Many factors affect Forex trading. It is critical to know and understand the various factors that cause the Forex to fluctuate from day to day. The foreign exchange market will change depending on the economic factors that play a role in the movement of currency.
Economic factors and indicators are released by the government or by private organizations that can look in depth at economic performances. These indicators can be used to analyse economic performances from any country. The economic reports measure a country's economic health, in addition to government policies and current events.
For the most part, a reputable broker can look at economic indicators and know which trades will be best. Reports on these indicators are released at scheduled times and can tell if a certain country is experiencing improvement in the economy or if the country's economy is on the decline. When the prices fluctuate, a great deal one way or the other, the price can be affected.
Current events and the state of the economy in any given nation is one of the top economic indicators used when analyzing the Forex. Factors such as unemployment numbers, housing statistics and the current state of a country's government can all affect changes in the Forex. When a country is feeling optimisitic about the current state of affairs in their country, prices of the Forex will reflect this. When a nation experiences political unrest, large amounts of unemployed workers and inflation, the rate of the currency will be reflected. Sometimes, this indicator tends to be overlooked, but can serve as an important gauge in the fluctuations of the Forex.
The gross domestic product,or GDP,is another economic indicator used when looking at the foreign exchange market. The GDP is considered the widest and broadest measure of the economy in a country. The gross domestic product represents the total market value of all goods and services that are normally produced within any given country. This is usually measured in the time frame of a year, and not in weeks or months. Using a larger time period gives good statistics on the products and services that are produced in the country. This indicator is not used alone when forecasting the Forex. The GDP is considered a lagging indicator, meaning that is a measurable factor that changes after the economy has already began to follow a certain trend.
Retail sales reports are the third economic factor that is often used in analyzing the Forex. This is the total receipt of all retail stores in any country. Usually, this measurement is not every single retail sale, but is a sample of diverse retail stores throughout the country. This is considered a very reliable and important economic indicator because of the consumer spending patterns that are expected throughout the year. This factor is usually more important that lagging indicators and gives a clearer picture of the state of the economy in any country.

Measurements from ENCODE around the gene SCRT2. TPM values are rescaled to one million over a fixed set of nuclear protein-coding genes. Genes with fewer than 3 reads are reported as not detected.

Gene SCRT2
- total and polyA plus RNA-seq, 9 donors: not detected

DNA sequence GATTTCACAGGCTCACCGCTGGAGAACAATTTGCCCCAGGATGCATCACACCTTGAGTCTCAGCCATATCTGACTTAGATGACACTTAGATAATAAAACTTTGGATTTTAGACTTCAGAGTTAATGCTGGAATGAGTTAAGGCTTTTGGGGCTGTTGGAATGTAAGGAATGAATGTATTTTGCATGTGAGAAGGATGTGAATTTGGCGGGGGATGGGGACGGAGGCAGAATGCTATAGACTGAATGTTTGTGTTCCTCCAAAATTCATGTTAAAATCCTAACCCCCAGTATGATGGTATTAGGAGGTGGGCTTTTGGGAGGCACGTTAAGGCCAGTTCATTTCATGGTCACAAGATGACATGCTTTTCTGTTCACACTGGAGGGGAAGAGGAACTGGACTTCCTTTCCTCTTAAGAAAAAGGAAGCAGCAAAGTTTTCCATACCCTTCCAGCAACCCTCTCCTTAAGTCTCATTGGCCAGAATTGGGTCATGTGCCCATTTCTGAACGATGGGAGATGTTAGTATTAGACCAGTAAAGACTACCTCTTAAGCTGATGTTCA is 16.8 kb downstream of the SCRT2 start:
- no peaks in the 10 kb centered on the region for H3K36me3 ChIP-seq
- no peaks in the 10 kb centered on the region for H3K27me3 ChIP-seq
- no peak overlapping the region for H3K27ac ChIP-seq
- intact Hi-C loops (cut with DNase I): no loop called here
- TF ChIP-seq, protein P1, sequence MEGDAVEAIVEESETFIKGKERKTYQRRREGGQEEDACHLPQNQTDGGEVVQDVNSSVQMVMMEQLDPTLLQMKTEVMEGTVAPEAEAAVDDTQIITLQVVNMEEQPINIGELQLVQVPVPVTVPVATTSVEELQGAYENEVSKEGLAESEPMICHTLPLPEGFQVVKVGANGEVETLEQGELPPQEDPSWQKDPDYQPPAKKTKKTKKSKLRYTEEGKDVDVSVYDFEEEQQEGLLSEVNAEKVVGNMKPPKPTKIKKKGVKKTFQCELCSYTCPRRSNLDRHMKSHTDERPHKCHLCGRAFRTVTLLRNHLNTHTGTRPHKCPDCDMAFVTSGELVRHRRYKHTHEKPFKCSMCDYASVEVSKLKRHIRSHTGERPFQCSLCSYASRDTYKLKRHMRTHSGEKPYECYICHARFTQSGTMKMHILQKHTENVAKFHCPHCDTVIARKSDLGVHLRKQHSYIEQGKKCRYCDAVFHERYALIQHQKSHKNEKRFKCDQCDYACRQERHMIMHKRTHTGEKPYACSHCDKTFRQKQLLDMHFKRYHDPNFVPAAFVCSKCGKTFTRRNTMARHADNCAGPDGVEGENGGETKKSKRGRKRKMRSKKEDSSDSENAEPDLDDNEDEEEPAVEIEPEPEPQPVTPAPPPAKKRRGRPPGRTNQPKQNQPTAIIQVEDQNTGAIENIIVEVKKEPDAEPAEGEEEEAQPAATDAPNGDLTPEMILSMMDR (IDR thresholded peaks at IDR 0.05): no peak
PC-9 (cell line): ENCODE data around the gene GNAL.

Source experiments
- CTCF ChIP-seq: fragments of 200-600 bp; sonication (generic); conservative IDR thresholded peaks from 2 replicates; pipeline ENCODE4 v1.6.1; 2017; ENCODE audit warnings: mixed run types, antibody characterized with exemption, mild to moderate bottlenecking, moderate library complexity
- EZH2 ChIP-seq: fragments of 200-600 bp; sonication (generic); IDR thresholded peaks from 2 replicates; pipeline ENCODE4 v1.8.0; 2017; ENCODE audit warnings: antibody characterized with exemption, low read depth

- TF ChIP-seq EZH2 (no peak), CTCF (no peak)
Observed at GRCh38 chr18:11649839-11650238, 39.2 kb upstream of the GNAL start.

Another reliable economic indicator in the foreign exchange market is the industrial production report. This report shows the fluctuation in productions in industries such as factories, and utilities. The report looks at actual production in relation to what the production capacity potential is over a period of time. When a country is producing at a maximum capacity it positively affects the Forex and is considered ideal conditions for traders.
The consumer price index, or the CPI, is the last critical economic indicator in analyzing the Forex. The CPI is the measure of the change in the prices of consumer goods in 200 categories. This report can tell whether or not a country is making or losing money on their products and services. The exports that a country has are very important when looking at this indicator because the amount of exports can reflect a currency's weakness or its strength.
The Forex is affected by many factors. These factors usually follow a certain trend so it is important to understand how each factor works in forecasting the Forex. Some are good indicators alone while others should be used together for accurate Forex predications.
by David Mclauchlan